Kids, Trust No One. My Work Is Done Here.
Oh, wouldn't you know I'd wind up agreeing with my opponent? You know what's wrong with me? I am just too damn much of a sweetheart, that's my problem. Too nice, too smart, too good-lookin'. I've got to drop at least one just to make things fair.
So this morning I met on the field of battle with the J.L. Turner Legal Association, the nation's largest association of African-American and minority lawyers and judges, to debate the John Wiley Price FBI investigation. You may or may not remember that the Turner Association came out against "any speculation" in the Price matter shortly after I penned a little diatribe on Unfair Park called "John Wiley Price Investigation: Sure, We're Speculating Here, But It's Informed Speculation."
Not long after those two stories appeared, Leslie Bender Jutzi arranged for me to debate a representative of the Turner Association in front of a special assembly of top students at Grand Prairie High School. Jutzi, now director of educational programs at GPISD, used to be a lawyer for The Allen Group, the company at the center of the inland port real estate development in southern Dallas. The FBI is looking into the way The Allen Group was treated by Price as county commissioner.
But this morning when our debate got under way she was strictly neutral. Coulda been a judge. I went up against a lawyer, Debo O. Adesina from Akin Gump Strauss Hauer and Feld. Adesina whispered to me before the debate that he's a securities lawyer and really doesn't have anything to do with media or criminal law or First Amendment issues or any of the things we were about to talk about. Suhweet!
Then he opens with an off-the-cuff five-minute dissertation on the constitutional guarantee of free speech that leaves me sort of nodding yes, like, "Yup, that about sums 'er up." I figure this is the same guy who says, "Gee, I've never played this game you call pool before."
But here's what's interesting. Especially when the students asked questions, he and I wound up talking less about the Price matter and more about media in general. The kids were asking us -- not in so many words -- "Who do we trust?"
Adesina gave them a quick little talk about the accelerating rate at which the media industry is consolidating into fewer and fewer hands. He used the example of the News Corp. story and the British hacking scandal. I don't want to put words in Mr. Adesina's mouth, and I wasn't taking notes so I can't quote him, but what I drew from it was this: The bigger and more monopolistic the media become, the more it's up to you, the consumer, to question what they tell you.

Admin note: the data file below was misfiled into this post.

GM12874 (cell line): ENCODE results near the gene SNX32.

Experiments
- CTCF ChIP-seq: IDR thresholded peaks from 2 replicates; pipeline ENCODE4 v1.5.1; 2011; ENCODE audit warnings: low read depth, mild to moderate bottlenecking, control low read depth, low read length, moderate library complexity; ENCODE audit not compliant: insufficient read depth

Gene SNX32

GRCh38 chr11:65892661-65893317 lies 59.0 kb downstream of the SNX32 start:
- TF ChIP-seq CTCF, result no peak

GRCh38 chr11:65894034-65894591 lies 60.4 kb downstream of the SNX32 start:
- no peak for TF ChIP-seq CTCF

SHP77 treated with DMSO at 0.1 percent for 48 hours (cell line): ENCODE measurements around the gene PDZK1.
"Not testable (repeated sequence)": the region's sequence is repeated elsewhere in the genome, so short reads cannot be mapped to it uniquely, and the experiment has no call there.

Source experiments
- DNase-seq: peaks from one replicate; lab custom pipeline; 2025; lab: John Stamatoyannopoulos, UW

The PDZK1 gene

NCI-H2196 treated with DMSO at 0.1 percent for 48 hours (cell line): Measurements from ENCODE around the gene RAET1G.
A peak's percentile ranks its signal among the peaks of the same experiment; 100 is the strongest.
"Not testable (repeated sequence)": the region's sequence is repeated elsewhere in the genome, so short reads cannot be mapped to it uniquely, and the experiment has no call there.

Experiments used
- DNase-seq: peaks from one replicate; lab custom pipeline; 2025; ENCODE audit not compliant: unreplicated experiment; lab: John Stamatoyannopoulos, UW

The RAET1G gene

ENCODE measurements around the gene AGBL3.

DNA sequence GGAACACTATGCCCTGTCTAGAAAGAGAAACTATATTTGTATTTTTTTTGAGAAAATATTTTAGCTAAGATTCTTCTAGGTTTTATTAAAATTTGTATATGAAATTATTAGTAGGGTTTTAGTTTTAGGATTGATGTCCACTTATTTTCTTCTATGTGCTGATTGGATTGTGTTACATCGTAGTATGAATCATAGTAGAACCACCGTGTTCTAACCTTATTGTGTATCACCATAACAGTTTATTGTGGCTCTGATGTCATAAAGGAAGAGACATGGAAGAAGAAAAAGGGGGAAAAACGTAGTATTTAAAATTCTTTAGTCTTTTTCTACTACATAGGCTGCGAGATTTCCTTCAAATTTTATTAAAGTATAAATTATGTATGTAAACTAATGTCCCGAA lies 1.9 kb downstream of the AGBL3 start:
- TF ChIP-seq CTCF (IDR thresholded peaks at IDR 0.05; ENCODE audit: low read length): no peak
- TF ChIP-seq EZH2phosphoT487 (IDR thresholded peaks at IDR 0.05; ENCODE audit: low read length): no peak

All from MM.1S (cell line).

What could I do but agree? I talked to the students about my own area of expertise in this very important area of law -- the Nancy Grace Show. I said if all you knew was Nancy Grace, you would assume that every single person who is ever accused of a crime is a worthless scum-toad pedophile whose limbs should be pulled apart slowly by sled-dogs. I asked them to think about the exoneree stories in Dallas, and many of them seemed to know what I was talking about!
I think these bright students were asking what may well be the most important question of their time. In this age -- their time -- the flow of information is passing into fewer and fewer hands at the top. We see from the Rupert Murdoch example that this increase in power does not improve the moral character of the people who attain it. Seems to work other way around.
I wound up giving them the best advice I can think of for young people today. Trust no one. Adesina modified that a bit. He told them to think for themselves.
So he and I agreed, right? That's what I thought. Yeah, I coulda gone to UV Law School, too, but I was too busy trying to figure out what Bob Dylan meant.
The exciting thing happening in the lives of those students is the countervailing influence of the Internet, social media and universal instant connectivity. We have to hope that those forces form a tide of free information that will wash away big corporate media like so many sand castles.
But Adesina also talked to them about the other key factor in today's media environment -- the lazy audience. People will passively consume the Fox News fantasy version of truth (my words, not his) because it requires zero effort and makes them feel good. Real truth, on the other hand, you have to work for, and then sometimes your reward for all that effort is that truth, when you do find it, makes you feel bad.
How many people want to go scour the Internet for what's really happening? How many want to pop a cold one and let Rush Limbaugh tell them about his inner fantasy life instead? There's an election whose results I fear.
It was good to be back in high school.